Okay, got it. And then a question on private label. Just wondering where you are right now with private label as a percent of your total sales, and just private label development, and if you're seeing growth in private label and what the plan is there.

Alan C. Crockett

Own brand is down again. Own brand continues to be obviously very important for us. We have added a lot of new products this year. Just a couple of examples, a lot in the food area. We've added cereal which has been very big for us; a lot of HBA in the nonedible consumable areas. We have experienced some softness in our own brands this year. Really twofold, one, because of our addition of national brands, our customer -- we know our customer responds to national brands, and we've added a number of those this year, so it has pushed penetration down a bit. And also, the conversion of -- from -- away from incandescent light bulbs to a more energy-efficient bulb has really caused a tremendous impact in that category, which is a very big category for us in own brand. But it is still a very important area of concentration for us. We are continuously, every quarter, adding new items to that, and we will continue to focus on that throughout the balance of the year and next year as well.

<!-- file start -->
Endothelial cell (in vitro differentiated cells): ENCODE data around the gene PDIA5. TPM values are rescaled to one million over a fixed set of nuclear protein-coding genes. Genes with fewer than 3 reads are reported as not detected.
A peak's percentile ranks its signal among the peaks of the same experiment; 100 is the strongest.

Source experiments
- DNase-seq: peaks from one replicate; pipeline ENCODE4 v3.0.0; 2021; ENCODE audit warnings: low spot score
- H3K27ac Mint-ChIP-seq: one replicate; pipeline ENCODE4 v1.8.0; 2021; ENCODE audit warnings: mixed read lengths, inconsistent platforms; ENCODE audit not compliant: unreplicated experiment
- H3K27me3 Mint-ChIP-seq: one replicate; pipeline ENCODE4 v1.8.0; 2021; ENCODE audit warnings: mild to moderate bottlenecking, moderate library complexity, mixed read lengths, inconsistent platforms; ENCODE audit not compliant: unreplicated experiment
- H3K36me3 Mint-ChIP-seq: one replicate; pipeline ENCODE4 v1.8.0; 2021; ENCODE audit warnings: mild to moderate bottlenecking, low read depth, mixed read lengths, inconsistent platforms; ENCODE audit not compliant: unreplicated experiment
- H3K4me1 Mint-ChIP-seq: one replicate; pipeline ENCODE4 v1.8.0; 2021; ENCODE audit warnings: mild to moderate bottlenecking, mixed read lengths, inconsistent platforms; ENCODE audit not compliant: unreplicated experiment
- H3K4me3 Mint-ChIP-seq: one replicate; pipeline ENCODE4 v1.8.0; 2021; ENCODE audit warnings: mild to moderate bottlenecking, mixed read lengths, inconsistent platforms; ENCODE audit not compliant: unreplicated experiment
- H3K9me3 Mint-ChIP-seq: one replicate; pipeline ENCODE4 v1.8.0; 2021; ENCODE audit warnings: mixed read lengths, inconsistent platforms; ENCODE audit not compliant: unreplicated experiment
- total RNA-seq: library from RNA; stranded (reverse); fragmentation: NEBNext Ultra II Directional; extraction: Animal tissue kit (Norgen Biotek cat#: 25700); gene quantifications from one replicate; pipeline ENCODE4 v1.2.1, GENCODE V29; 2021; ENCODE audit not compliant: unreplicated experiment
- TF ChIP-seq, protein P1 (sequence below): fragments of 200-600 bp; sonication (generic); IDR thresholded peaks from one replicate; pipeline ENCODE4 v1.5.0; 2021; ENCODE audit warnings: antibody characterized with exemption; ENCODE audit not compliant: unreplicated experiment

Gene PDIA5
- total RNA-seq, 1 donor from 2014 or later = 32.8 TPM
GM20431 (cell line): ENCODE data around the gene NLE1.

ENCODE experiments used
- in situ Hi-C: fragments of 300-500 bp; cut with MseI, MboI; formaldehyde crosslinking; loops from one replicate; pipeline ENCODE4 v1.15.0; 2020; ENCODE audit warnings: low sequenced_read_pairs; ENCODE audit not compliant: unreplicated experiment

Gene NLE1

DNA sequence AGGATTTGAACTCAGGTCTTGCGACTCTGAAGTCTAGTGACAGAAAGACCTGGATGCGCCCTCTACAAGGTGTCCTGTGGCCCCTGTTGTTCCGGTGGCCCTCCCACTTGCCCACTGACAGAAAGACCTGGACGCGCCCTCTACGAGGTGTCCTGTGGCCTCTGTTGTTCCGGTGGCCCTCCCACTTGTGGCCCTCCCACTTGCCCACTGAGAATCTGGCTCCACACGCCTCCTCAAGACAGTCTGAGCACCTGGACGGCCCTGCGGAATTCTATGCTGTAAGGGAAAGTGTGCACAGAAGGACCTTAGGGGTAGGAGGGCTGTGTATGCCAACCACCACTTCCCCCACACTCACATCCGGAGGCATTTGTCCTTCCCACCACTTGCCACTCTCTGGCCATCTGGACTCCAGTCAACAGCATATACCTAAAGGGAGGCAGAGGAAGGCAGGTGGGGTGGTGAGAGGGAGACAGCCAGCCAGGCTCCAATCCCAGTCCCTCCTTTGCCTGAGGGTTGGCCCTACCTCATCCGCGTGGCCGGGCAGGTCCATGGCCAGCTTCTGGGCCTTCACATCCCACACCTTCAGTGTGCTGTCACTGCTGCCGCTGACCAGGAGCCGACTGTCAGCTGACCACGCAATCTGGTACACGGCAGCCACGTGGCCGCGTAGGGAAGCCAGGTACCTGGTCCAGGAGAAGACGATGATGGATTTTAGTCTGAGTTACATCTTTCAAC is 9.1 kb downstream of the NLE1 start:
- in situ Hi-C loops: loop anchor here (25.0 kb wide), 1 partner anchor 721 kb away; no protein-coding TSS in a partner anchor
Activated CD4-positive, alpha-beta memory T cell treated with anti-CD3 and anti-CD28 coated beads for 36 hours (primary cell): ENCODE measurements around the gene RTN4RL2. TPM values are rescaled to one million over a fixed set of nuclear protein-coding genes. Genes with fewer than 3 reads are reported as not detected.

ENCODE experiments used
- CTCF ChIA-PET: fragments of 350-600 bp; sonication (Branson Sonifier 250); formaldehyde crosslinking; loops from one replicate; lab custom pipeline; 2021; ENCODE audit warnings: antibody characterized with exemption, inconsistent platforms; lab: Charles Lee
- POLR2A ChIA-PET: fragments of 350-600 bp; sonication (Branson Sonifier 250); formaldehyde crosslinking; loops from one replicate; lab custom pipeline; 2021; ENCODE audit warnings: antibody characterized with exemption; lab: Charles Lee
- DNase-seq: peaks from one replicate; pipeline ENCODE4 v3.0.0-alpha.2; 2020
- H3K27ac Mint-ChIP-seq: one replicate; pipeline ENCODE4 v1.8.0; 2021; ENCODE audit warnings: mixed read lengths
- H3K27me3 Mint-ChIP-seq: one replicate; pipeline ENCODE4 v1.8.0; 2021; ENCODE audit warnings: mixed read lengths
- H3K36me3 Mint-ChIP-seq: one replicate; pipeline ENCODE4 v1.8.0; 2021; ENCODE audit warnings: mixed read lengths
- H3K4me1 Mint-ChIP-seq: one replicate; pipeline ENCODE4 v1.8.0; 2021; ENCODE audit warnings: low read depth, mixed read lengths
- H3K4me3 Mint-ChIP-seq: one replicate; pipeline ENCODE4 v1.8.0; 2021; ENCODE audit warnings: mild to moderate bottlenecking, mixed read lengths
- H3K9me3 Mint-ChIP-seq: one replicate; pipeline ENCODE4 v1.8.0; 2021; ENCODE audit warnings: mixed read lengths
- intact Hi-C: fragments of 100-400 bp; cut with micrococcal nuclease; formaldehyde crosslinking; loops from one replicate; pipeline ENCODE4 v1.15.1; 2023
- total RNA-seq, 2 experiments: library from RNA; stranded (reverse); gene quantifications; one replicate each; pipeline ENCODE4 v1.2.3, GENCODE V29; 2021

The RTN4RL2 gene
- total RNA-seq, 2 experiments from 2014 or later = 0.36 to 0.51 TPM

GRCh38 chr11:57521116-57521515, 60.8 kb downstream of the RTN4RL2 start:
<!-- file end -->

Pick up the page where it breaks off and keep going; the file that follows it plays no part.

Bruce A. Efird

And now we're seeing return of brands that have been off the shelf, particularly in healthy aids...

Alan C. Crockett

Just -- I didn't add that. Yes, we -- and we've seen Excedrin come back. We've seen Tylenol, to some extent, come back, we're about to see [indiscernible] come back. So there have been a number of very recognized, named brands that have been off the shelf for either a number of months or a number of years that are coming back. And those are -- the customers, obviously, when they see those brands, they respond to them even though they've been gone for quite some time. So that's also putting pressure on the own brand as well because customers did move -- when those products were not available, they did move to the own brand product.

Patrick McKeever - MKM Partners LLC, Research Division

Okay. And then just a last one, I guess. The -- on Yazoo Trading Company, what is the thought process behind pushing into a new concept? I know you only have a few stores, but is it to leverage some core competencies? Or do you see just an underserved opportunity, I guess? If you could just talk through it.